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Top Customer Reviews

Format: Hardcover
This book held my attention and enjoyably helped me understand the concept of design from a holistic point of view rather than a "graphic design," "industrial design" or "any-other-niche design" point of view. Heskett has written a very readable (5-6 hours, and I don't read fast) book that successfully communicates what design is and why it is important. He helped me understand why design is personal, cultural and everywhere. Most of us, at some level, understand why design is important (especially when we experience poor design), but it was very educational to be reminded of this by someone with his perspective and understanding. He provides foundation (The 1st three chapters are "What is Design?," "The Historical Evolution of Design," and "Utility and Significance") and then details five applications of design (a chapter per application). The areas of application are "Objects," Communications," Environments," Identities," and "Systems." He concludes with a chapter on the contexts in which design exists and a look at the future of design. It is well written, and packed with great insights. I look forward to reading it again and gleaning more.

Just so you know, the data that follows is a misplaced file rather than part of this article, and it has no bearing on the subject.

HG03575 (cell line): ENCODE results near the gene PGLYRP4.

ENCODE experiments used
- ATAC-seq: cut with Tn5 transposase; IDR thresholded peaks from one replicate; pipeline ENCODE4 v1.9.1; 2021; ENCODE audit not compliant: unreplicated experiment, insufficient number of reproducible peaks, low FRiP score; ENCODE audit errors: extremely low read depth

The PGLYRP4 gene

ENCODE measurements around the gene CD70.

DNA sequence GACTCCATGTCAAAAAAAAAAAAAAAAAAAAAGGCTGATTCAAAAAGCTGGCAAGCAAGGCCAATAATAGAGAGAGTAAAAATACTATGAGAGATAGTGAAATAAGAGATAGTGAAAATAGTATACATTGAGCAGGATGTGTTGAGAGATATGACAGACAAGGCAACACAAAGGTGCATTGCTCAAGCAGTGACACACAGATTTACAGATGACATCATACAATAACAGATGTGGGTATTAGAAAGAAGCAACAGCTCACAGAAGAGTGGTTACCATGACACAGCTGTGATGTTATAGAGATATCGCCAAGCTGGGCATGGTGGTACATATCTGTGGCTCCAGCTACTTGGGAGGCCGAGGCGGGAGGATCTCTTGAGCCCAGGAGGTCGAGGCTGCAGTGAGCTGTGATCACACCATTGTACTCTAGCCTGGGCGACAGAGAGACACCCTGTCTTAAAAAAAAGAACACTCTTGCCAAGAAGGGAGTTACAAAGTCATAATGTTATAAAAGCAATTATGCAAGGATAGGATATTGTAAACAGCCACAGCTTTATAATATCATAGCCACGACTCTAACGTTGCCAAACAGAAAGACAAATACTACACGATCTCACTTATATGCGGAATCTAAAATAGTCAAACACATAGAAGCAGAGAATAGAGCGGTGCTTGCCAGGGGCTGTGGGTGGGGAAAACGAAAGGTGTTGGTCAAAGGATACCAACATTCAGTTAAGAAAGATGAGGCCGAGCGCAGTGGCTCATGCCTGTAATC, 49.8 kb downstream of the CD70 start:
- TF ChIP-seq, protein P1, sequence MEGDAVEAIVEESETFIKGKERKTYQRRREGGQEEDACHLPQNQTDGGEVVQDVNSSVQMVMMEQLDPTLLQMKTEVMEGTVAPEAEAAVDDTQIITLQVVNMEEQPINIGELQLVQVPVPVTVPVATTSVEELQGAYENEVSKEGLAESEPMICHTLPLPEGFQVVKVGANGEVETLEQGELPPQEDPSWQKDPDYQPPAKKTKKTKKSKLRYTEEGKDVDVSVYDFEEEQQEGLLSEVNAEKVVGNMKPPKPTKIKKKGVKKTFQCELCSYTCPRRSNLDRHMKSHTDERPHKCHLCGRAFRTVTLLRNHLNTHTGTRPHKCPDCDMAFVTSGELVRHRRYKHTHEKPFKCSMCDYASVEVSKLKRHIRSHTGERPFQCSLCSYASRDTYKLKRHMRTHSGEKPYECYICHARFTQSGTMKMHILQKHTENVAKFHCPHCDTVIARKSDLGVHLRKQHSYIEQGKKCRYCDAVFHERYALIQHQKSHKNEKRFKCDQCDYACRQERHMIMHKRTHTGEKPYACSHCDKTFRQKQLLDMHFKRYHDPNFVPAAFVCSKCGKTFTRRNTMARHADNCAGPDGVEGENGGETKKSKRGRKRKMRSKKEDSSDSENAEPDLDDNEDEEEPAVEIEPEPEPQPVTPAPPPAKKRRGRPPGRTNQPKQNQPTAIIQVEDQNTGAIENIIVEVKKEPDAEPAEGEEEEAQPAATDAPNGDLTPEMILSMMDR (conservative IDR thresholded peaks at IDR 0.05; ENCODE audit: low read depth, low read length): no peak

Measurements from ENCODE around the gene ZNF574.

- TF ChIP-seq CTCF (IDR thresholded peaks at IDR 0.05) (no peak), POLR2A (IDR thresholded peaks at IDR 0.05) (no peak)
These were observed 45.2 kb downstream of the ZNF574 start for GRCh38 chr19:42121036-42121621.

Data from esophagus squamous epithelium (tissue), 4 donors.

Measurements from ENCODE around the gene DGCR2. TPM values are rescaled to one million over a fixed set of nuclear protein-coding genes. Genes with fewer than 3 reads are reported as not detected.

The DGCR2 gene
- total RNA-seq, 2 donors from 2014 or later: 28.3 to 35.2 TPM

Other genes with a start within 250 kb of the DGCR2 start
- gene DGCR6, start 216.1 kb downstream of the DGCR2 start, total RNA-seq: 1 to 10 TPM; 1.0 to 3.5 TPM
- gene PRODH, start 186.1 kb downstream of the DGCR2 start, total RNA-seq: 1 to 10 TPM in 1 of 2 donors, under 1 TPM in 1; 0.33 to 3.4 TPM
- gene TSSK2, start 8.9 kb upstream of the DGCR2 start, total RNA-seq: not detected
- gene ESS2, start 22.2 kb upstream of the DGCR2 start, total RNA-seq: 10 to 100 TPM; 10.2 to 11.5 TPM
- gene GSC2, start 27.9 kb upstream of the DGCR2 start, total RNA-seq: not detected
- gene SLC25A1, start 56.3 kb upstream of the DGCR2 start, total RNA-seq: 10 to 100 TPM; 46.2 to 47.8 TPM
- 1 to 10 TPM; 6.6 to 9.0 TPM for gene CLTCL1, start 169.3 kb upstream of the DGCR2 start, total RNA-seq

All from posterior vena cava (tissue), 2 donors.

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Format: Paperback Verified Purchase
This is a well written snapshot of what comprises the disciplines of "design," from industrial products or even entire environemnts to the crafting of organizational images. In a perfect economy or detail, the curious reader can explore the modalities of all these disciplines as they are practiced today. It is useful and indeed fascinating. I know of no better source for those interested in these issues.
For example, according to Heskett, there are product design companies that rely on single maestros - designers celebiritries such as Philippe Starck. Then, there are team-based groups springing up in the US, like IDEO, that can design anything very quickly on demand, from toothbrush handles to Palm Pilots. Finally, there are sepcialised design groups within corporations, some of which act like consultencies that have to bid for business in competition with outside competitors (this occurs in Philips). Heskett does the same for graphic design, public relations, etc., so there is much here for those seeking specific answers to certain questions as well as a larger contextual overview.
It is nice to find a design book that is not a picture book, but one based on content and analysis. I will consult this for years to come for its holistic perspective on the multi-faceted disciplines that make up "design."
Recommended warmly.
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By A Customer on April 23, 2003
Format: Hardcover
Gives a quality overview of the layers of design concerns and approaches for industrial design. No topic is examined in depth, which keeps the book flowing and light.